As far as the darlings you need to adapt: themes. Tone. The atmosphere you’re going for. As you revise, especially if you’re making sweeping changes, these things will inevitably change, but the heart of your story shouldn’t. Finding the heart can be hard—it takes me a couple drafts to wade through the trappings and figure out exactly what I’m trying to say, why this felt so important for me to write. But once you find it, revising is so much easier. And also more fun and rewarding. Because you aren’t just tearing something apart, you’re building it better.
That’s what revising is, really. Telling your story, but better. Picking through the word pile to figure out what can go and what can stay and what can change. You have to love the heart of the story so that you can do away with everything else, and mold all the disparate pieces around it.
All that said, sometimes you will have to axe things you love in service to the larger picture. Scenes that don’t further the plot, too much description, elements without a bearing on the larger narrative…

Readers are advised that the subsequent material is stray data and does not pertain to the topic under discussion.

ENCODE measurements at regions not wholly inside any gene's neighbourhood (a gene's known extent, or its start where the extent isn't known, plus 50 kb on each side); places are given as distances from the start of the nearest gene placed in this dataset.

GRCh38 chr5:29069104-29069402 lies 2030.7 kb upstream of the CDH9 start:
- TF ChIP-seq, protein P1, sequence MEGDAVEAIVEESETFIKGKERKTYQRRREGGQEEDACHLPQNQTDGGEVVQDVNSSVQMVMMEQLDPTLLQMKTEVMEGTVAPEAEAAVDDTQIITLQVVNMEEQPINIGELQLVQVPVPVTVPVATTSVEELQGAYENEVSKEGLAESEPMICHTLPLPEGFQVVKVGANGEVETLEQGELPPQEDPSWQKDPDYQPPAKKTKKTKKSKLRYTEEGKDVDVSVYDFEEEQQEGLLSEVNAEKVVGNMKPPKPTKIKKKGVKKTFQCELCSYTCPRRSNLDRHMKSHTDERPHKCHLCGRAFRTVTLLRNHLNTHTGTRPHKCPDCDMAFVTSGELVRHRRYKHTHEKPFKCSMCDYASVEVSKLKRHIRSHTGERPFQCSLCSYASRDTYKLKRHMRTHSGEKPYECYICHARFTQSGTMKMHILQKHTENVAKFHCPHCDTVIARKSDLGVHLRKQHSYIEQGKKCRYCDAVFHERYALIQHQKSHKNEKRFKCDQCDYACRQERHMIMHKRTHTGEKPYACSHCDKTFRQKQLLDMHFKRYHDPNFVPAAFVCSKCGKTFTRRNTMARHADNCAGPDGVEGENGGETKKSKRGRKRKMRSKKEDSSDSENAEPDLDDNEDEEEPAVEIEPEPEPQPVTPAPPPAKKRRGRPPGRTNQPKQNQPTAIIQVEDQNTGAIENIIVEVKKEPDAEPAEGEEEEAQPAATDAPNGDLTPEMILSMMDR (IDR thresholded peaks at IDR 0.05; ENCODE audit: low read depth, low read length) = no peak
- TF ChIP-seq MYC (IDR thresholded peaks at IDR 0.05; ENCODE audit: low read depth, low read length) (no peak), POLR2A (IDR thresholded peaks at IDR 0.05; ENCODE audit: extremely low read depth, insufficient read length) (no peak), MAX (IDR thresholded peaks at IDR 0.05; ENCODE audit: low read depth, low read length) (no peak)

All I’m saying is I really want that crown made out of a jawbone, but it remains to be seen if I am going to be able to make it fit or not.
More Things That Aren’t Really Writing Things (also that you have almost certainly heard before, but I am talking about them anyway)
P L A Y L I S T S. If you follow me on Twitter, I have almost certainly annoyed you with music posts, but honestly music is a big part of my process. Building a playlist helps me build the tone, and having songs that remind me of certain characters helps me get in their headspace. I’ve had so many breakthroughs by taking a walk while listening to my book playlists really loudly.
Pinterest is another great tool. My boards are all over the place and probably alarming from an outsider perspective, but they all help build the mood and tone of what I’m writing. Pinterest is also really helpful when you’re trying to describe something—I’m always looking up photos for reference.
Revising is hard. Even when you love it and it’s going well, it’s hard. But everything above has helped me make it a bit less excruciating, and even fun.